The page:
Oppositional defiant disorder (ODD) is a behavior disorder in which a child displays frequent patterns of anger, arguing, or defiance towards authority figures.
While even well-behaved children can talk back and disobey their parents at times, persistent difficult behavior may be a sign of something more serious. ODD is often diagnosed in childhood, affecting about 3% of the population.
What are the signs and symptoms of ODD?
Children with ODD are seen to exhibit uncooperative, defiant, and hostile behavior. Symptoms of ODD may include:
- Often and easily loses temper
- Often and easily annoyed by others
- Often argues with adults
- Refuses to comply with adult requests
- Refuses to follow orders and rules
- Deliberately tries to annoy or upset people
- Blames others for their own mistakes or misbehavior
- Spiteful or vindictive
Symptoms are often more pronounced at home or school.
What causes ODD?
While the exact cause of the disorder is unknown, many parents of children with ODD report noticing anger and temper problems from an early age.
Genetic, psychological, and social factors may have a role in the development of ODD.
What are risk factors for ODD?
Risk factors of ODD include:
- Harsh or neglectful parenting
- Highly authoritarian parenting
- Having attention-deficit hyperactivity disorder (ADHD)
- Poor emotion regulation
- High levels of emotional reactivity
- Poor frustration tolerance
If a child with a difficult temperament or ADHD grows up in a family with parents who respond to their behavior with harsh parenting, the child has a higher chance of developing ODD.
Children with ODD often have problems interacting with family members, which then progresses at school and other settings. Problems with teachers and peers may lead to mental health issues such as depression.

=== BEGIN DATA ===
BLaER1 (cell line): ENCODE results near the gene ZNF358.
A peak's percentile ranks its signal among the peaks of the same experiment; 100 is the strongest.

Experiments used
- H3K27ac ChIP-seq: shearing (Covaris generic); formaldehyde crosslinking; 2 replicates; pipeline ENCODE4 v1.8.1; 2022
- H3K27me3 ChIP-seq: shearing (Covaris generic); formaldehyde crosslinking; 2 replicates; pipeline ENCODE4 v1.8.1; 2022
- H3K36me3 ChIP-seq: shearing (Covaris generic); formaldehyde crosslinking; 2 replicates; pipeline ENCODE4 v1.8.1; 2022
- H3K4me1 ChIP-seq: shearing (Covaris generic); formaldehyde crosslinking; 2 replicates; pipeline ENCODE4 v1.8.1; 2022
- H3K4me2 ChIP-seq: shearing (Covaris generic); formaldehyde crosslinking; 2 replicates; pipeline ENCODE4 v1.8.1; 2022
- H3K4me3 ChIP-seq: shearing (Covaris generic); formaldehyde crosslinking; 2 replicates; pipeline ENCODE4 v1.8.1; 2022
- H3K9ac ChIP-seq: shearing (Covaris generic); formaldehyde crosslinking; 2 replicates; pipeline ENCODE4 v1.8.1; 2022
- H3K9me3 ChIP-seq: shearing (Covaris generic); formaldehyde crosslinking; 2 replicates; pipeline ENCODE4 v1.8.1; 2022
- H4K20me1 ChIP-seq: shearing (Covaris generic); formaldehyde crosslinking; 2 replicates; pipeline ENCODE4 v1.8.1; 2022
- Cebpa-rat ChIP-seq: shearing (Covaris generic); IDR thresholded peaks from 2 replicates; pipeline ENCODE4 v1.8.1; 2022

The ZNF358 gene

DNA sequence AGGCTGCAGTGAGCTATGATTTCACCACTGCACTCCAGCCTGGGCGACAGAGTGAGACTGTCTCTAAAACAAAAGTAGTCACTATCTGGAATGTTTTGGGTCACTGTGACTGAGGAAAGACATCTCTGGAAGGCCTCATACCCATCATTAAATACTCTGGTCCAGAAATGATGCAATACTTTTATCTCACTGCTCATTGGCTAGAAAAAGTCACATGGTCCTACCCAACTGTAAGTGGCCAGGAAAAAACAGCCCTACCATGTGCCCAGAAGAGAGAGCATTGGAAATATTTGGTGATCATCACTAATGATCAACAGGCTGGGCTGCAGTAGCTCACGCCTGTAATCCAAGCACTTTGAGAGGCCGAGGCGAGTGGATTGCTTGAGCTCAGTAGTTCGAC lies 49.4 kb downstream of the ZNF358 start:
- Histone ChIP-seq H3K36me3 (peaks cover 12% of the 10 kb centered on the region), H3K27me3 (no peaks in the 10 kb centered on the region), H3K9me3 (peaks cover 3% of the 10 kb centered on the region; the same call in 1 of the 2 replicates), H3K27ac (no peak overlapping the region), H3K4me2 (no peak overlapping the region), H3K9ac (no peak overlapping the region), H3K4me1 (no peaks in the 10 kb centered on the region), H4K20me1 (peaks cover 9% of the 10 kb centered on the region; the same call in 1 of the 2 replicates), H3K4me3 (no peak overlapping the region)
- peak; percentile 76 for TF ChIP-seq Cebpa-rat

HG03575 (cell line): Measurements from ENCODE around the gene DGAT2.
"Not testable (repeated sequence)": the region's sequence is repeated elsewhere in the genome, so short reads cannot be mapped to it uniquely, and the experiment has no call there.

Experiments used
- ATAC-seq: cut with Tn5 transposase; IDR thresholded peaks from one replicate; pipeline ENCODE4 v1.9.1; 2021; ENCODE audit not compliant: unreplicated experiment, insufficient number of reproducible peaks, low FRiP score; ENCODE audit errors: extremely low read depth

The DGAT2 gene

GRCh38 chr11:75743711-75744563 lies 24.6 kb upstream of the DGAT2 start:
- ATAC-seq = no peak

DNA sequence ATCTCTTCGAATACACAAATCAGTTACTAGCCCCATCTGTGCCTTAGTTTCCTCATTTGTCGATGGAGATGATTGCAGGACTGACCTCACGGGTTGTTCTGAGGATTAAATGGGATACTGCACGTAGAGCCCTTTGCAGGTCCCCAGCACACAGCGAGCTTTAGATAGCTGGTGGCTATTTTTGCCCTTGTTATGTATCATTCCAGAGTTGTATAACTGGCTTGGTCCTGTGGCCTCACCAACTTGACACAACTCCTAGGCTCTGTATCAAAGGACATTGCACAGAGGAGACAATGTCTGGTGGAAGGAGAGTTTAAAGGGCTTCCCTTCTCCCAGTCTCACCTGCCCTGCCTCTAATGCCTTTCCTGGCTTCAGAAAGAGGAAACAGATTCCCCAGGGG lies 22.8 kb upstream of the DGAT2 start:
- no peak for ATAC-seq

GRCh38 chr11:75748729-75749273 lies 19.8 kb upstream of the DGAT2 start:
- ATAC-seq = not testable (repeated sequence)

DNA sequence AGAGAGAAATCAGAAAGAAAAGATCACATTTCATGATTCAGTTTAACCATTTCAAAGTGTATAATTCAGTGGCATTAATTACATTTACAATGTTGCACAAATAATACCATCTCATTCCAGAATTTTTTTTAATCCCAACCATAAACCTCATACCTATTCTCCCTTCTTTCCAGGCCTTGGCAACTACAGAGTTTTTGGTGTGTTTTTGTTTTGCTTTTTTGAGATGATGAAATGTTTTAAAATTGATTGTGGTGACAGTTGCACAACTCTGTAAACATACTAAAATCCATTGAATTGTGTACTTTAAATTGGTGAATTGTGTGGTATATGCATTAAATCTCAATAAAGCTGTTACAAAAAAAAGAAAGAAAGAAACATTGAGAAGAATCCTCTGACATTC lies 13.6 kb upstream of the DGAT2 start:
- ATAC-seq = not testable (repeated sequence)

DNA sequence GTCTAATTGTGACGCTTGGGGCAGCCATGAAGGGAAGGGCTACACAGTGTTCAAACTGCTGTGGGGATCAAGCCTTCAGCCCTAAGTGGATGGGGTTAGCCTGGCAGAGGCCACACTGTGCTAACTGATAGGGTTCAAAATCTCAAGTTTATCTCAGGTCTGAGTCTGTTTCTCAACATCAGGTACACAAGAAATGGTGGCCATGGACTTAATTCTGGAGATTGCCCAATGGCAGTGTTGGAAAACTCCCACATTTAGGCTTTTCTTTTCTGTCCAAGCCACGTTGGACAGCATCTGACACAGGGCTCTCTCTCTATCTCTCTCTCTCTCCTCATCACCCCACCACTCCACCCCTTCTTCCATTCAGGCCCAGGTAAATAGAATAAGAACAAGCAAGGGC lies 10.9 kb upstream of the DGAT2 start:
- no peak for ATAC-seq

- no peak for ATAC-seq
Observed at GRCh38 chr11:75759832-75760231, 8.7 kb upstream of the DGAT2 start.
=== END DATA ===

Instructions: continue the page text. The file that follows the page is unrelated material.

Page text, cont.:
Of course, not all children with these risk factors will develop ODD.
How is ODD treated?
If you are a parent, it is important to identify the signs of oppositional defiant disorder as soon as possible. Early treatment intervention can help improve behavioral symptoms.
Treatment of ODD may involve:
- Individual psychotherapy to help the child to regulate their emotions, particularly anger
- Family psychotherapy to improve communication and mutual understanding between the family members and the child
- Parent management training to help parents and others to deal effectively with the child’s behavior
- Cognitive problem-solving skills training to reduce negative thought patterns
- Social skills training to improve social interactions with peers
- Medications to control some of the more distressing symptoms of ODD
- Treatment of other coexisting conditions such as ADHD, anxiety, and mood disorders.
Positive parenting techniques are effective at helping a child affected with ODD to improve and regulate their emotions. Parents can help their child by making changes in their own behavior:
- Offering rewards or words of appreciation when the child shows improvement in regulating their emotions
- Controlling their emotions and not overreacting to the child’s tantrums
- Picking their battles and avoiding power struggles
- Setting reasonable, age-appropriate limits and explaining to their child that they will need to face the consequences if those limits are crossed
- Connecting with parent support groups
- Managing stress levels
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